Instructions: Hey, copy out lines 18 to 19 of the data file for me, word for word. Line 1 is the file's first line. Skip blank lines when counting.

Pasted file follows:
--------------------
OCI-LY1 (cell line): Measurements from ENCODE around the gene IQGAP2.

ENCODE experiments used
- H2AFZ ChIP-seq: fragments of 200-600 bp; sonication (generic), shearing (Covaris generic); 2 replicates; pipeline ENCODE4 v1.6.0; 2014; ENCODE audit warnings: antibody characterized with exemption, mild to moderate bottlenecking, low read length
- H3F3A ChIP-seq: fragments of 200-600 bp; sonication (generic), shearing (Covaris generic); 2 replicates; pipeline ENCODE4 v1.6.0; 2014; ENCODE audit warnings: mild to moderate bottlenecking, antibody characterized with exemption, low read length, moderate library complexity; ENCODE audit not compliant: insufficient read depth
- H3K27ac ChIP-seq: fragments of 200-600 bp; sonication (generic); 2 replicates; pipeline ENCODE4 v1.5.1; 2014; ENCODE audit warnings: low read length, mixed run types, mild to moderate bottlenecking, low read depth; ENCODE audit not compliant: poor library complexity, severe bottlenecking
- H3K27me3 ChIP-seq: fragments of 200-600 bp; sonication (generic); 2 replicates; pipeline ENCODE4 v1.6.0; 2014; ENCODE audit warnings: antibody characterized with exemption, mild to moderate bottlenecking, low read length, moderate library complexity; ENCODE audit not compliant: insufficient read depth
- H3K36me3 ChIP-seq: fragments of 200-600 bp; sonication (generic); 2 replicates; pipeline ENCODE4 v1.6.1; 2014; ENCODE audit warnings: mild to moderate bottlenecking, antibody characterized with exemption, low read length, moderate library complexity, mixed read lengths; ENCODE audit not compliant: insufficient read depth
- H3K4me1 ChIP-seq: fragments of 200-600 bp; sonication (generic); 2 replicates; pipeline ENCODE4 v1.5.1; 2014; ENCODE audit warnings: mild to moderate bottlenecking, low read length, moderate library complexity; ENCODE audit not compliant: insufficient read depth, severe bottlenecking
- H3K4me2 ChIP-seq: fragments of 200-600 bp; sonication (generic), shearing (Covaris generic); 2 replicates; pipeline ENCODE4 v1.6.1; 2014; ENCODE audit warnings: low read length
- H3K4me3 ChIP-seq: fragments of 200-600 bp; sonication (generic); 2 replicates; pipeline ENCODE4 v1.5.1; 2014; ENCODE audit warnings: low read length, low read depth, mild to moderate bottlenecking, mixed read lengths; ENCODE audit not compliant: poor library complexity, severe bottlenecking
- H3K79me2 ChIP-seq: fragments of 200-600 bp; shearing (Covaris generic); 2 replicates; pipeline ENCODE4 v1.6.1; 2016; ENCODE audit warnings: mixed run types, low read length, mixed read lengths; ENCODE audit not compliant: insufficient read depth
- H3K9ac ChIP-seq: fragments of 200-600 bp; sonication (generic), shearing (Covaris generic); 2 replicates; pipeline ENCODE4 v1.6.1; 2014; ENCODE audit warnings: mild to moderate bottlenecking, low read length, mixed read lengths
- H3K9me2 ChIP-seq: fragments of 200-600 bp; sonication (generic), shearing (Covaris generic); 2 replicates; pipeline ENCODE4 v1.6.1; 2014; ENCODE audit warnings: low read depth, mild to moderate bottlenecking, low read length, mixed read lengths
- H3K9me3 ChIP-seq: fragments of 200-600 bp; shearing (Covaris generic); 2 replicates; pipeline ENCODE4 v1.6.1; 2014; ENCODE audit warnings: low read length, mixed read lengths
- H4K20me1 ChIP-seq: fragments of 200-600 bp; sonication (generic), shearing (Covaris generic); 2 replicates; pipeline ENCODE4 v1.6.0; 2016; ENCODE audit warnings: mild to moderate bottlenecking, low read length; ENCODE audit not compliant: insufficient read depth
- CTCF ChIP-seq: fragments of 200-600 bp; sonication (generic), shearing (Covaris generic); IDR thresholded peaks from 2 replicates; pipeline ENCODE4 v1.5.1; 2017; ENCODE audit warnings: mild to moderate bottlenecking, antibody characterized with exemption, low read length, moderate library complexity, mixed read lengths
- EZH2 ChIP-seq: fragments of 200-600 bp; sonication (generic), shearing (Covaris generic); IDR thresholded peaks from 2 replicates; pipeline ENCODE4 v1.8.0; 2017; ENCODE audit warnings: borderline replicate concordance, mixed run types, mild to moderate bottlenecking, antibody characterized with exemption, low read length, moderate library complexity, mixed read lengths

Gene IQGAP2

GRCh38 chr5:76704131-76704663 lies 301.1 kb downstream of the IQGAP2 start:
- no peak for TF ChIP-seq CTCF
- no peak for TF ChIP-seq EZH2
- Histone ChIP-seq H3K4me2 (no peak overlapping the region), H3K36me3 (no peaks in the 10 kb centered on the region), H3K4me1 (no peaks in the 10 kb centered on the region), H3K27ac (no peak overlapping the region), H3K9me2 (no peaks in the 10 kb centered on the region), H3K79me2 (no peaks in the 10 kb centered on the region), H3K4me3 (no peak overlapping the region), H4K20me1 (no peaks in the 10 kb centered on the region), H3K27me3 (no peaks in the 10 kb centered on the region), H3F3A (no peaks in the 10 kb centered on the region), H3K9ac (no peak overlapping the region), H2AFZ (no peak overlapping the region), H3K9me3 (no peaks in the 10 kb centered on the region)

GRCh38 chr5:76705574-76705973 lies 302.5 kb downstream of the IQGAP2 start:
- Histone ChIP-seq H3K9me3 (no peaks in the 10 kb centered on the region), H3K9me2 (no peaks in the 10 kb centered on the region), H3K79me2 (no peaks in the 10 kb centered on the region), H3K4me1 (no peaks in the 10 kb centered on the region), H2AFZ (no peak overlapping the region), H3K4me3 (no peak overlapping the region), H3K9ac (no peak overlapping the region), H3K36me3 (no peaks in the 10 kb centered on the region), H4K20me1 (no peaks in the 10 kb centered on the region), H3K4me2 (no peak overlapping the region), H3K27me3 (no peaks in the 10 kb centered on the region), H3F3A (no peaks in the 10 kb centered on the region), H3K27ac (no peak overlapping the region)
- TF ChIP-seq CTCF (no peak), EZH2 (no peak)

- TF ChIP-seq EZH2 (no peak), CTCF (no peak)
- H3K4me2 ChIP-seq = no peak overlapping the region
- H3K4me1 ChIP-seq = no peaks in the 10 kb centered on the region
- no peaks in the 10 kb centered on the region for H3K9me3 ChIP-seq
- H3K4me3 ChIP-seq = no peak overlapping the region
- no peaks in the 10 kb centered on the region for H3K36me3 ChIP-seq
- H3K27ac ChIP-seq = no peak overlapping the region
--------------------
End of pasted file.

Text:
Gene IQGAP2

GRCh38 chr5:76704131-76704663 lies 301.1 kb downstream of the IQGAP2 start: